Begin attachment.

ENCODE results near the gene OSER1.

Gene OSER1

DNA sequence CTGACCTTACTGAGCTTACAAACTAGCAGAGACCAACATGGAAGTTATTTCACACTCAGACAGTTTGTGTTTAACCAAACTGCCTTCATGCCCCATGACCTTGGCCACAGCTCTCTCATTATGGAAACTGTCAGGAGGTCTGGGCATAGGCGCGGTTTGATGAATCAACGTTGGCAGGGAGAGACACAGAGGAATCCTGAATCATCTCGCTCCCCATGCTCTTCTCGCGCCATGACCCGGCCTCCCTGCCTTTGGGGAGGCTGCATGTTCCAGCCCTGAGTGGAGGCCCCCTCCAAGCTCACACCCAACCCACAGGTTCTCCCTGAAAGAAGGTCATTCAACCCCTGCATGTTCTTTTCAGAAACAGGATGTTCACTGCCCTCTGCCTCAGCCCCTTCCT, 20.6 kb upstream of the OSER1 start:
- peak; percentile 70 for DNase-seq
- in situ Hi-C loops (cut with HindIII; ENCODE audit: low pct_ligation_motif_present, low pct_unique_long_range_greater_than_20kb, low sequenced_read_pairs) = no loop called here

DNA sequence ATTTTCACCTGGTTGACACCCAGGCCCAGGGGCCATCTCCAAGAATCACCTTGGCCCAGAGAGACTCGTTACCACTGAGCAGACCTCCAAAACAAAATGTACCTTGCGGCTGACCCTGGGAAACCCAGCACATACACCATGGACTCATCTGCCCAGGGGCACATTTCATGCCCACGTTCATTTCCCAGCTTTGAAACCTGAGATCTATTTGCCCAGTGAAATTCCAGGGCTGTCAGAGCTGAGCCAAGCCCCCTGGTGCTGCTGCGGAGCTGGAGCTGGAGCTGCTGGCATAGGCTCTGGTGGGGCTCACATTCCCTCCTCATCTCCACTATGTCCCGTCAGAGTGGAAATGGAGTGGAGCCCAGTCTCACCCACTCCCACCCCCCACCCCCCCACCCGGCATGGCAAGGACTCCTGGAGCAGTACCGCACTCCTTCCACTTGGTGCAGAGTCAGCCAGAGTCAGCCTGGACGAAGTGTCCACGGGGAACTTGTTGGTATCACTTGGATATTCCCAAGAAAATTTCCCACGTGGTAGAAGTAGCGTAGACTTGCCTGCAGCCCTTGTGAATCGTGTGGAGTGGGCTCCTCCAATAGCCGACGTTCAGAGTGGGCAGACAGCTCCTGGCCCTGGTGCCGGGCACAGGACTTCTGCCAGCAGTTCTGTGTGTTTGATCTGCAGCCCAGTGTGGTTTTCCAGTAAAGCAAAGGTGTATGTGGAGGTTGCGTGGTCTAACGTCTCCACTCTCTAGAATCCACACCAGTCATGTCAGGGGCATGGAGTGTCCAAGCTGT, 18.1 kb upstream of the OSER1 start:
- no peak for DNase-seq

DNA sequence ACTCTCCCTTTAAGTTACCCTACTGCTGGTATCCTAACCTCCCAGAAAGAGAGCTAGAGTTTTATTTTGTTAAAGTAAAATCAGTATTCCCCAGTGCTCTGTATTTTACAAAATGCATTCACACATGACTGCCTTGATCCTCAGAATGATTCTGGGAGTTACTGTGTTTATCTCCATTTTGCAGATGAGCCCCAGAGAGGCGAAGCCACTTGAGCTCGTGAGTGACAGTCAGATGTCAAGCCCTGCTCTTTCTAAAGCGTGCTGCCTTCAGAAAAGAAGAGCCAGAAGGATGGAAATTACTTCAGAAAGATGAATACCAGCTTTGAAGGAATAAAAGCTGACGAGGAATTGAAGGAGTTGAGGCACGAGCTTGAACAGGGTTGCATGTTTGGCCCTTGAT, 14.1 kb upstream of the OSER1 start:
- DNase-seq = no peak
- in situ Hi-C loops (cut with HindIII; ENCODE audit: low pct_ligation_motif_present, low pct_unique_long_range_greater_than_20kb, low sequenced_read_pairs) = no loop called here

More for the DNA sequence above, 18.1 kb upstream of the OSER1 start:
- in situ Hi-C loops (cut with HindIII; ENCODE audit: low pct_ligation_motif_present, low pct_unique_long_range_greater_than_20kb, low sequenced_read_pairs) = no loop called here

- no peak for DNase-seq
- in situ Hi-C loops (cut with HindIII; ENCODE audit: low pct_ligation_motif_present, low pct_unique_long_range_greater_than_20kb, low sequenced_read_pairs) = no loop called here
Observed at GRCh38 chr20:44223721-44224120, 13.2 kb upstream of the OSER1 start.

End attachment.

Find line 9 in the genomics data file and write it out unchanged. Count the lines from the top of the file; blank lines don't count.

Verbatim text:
- DNase-seq = no peak